The sad end of New York’s first black and legally blind governor who was forced to resign

Theodora Aidoo Sep 28, 2019 at 02:08pm

September 28, 2019 at 02:08 pm | Uncategorized

Theodora Aidoo

Theodora Aidoo | Staff Writer

September 28, 2019 at 02:08 pm | Uncategorized

David Paterson. Pic Credit: alloveralbany.com

At the age of 56, David Paterson rose to the highest office in New York State despite his disability.

When he was three months old, he got an ear infection that spread to his optic nerve, leaving him legally blind. Nevertheless, his parents saw to it that he be educated in a normal environment. He went to school with children who had no disability.

Paterson grew up in a household with powerful political connections, hence, he met many of the elected leaders of the African American community.

These and many other factors would push him to become the 55th governor of New York. He is the first African American to serve as New York governor and the second legally blind governor of a U.S. state.

Paterson, who graduated from Hofstra Law School, entered Democratic politics and had a successful run. He was elected to the State Senate and, then, became Minority Leader and subsequently Lt. Governor when Eliot Spitzer ran for Governor.

Paterson’s elevation came as a surprise to New Yorkers when in 2008 Spitzer resigned in a prostitution scandal and Paterson stepped up to become a governor- a job he did not pursue.

Spitzer resigned on St. Patrick’s Day and the Legislature subsequently witnessed “scandal after scandal, including an infamous deal that gave two relatively inexperienced Democratic senators key jobs temporarily — provided the Democrats ceded control of the Senate to their Republican rivals,” reports NBC New York.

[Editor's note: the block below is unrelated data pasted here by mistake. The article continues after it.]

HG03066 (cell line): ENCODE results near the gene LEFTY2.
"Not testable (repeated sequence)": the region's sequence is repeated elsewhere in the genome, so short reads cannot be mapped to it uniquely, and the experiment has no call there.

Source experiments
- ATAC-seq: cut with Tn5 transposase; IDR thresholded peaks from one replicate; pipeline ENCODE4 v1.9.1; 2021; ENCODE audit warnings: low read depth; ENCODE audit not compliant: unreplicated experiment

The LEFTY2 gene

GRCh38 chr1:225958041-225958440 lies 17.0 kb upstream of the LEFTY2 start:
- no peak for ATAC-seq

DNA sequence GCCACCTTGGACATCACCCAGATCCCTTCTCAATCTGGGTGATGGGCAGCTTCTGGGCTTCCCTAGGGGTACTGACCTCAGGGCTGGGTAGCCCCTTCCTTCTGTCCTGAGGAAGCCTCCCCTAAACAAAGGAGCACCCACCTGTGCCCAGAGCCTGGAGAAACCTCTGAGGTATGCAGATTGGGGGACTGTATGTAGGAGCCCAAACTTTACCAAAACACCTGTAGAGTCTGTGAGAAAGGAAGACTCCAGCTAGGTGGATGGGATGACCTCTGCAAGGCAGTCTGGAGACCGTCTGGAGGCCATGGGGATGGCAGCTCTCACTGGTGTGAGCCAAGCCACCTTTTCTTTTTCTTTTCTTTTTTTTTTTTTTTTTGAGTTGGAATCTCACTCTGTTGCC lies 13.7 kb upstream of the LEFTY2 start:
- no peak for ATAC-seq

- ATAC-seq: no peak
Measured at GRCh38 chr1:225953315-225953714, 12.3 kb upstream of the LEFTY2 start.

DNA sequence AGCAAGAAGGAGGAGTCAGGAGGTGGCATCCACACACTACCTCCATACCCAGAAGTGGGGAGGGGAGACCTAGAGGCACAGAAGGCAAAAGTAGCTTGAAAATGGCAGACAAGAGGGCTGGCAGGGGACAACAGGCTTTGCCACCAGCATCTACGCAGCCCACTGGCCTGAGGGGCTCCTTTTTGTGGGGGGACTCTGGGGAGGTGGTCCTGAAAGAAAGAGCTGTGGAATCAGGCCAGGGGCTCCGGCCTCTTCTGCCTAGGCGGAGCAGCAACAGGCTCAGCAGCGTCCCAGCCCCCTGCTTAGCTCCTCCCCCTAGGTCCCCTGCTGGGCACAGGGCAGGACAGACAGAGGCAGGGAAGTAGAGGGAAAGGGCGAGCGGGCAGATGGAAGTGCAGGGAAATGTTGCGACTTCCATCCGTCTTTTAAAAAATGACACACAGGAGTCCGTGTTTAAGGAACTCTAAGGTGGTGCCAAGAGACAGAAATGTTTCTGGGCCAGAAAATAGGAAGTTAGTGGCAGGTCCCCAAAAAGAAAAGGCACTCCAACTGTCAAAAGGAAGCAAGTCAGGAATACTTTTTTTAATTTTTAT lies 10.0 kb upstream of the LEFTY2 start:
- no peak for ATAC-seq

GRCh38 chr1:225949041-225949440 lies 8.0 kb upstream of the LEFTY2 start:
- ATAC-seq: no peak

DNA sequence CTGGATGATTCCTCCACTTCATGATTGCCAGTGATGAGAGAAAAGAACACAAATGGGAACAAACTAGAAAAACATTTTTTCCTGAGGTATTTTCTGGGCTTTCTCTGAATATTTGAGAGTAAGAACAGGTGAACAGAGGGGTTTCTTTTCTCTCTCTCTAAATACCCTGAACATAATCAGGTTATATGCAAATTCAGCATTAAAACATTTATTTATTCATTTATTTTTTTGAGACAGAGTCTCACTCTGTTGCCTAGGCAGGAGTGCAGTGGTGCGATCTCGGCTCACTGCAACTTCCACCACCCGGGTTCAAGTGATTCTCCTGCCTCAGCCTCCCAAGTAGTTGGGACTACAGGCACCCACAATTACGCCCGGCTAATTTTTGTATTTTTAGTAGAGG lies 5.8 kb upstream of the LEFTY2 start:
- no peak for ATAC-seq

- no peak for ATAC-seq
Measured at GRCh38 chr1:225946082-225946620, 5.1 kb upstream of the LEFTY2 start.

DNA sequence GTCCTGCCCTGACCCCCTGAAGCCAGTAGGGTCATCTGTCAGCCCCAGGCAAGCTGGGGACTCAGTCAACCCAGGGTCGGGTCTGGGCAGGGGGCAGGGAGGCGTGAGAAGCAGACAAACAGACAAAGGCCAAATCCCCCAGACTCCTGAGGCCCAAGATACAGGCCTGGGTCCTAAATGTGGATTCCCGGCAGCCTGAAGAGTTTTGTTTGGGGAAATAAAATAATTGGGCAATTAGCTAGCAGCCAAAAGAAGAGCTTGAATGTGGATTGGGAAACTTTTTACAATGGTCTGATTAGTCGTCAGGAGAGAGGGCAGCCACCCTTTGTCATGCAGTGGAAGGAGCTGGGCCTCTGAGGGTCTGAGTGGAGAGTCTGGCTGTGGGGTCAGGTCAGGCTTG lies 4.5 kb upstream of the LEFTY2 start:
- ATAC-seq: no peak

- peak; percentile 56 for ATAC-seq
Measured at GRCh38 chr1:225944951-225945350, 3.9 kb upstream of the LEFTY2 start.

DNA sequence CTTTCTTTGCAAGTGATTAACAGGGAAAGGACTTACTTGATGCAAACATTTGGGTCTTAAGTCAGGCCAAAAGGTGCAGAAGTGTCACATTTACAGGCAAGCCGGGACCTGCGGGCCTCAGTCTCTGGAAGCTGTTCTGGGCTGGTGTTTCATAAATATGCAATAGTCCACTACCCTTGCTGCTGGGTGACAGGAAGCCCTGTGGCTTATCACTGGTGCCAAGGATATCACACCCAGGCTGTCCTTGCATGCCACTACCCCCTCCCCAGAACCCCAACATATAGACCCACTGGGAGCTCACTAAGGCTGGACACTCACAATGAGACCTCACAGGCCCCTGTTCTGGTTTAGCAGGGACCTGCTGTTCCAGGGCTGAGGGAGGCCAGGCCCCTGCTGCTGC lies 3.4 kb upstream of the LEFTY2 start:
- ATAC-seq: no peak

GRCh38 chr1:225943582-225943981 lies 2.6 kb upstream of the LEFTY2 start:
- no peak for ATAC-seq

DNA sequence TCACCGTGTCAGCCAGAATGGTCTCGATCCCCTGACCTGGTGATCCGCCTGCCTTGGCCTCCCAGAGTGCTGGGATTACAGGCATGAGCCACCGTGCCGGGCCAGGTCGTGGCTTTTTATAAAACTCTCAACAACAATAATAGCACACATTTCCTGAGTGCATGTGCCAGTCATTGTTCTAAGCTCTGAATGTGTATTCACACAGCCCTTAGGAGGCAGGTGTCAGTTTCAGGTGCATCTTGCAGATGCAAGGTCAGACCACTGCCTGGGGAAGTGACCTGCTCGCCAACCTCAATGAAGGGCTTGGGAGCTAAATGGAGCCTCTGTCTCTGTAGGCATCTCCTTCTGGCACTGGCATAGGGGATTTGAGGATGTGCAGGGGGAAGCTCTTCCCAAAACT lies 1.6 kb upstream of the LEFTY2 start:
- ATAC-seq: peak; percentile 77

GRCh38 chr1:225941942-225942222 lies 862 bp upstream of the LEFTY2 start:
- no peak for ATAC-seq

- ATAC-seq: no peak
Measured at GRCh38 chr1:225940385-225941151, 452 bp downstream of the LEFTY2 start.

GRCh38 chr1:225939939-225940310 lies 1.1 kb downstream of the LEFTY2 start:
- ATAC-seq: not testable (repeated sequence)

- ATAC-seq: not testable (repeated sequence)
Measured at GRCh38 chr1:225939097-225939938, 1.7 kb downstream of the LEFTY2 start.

Even though Paterson was legally blind, during his tenure, he managed to memorize long political speeches and deliver them without blemish. He could also memorise statistics and deliver them at news conferences.

Pic Credit: Long Island Business News

In no time, Paterson was accused of abusing his office and a scandal that ensued took him out of the race for a full term as governor.

Paterson was in 2010 being investigated for allegations that he and the state police who report to him pressured a woman to drop domestic violence charges against his close aide, David Johnson.

In a press conference, he noted: “I’ve never abused my office, not now, not ever.” Attorney General Andrew Cuomo undertook an investigation of what, some of the governor’s critics said, amounted to criminal wrongdoing.

“His wife, Michelle, stood silently, expressionless, beside the Governor as he bowed out, promising to work tirelessly for the people of New York in the 308 days left in his term. Paterson’s political enemies may be cheering his exit, but there’s a sad aspect to this story,” Pressman reported.

New York Governor David Paterson, accompanied by his wife Michelle during a news conference today. Pic Credit: AP

Paterson had also been blamed for a series of corruption while others tagged him as a weak leader.

“I have covered seven governors and I can never remember such a concerted attack. He managed to overcome every obstacle but this last obstacle was clearly too much,” Pressman stated.

In February 2010, Paterson abandoned his campaign to seek a new term.

“There are times in politics when you have to know not to strive for service but to step back, and that moment has come for me,” he said while announcing his resignation.

During the final year of his administration, Paterson faced allegations of witness tampering, soliciting improper gifts, and making false statements and he was eventually fined for having lied under oath.

After leaving office, Paterson became a radio talk show host and served as chairman of the New York Democratic Party from May 2014 to November 2015.

For political strategist Hank Sheinkopf, “Paterson will be remembered as somebody who had problems but did the right thing for his party and his state.”

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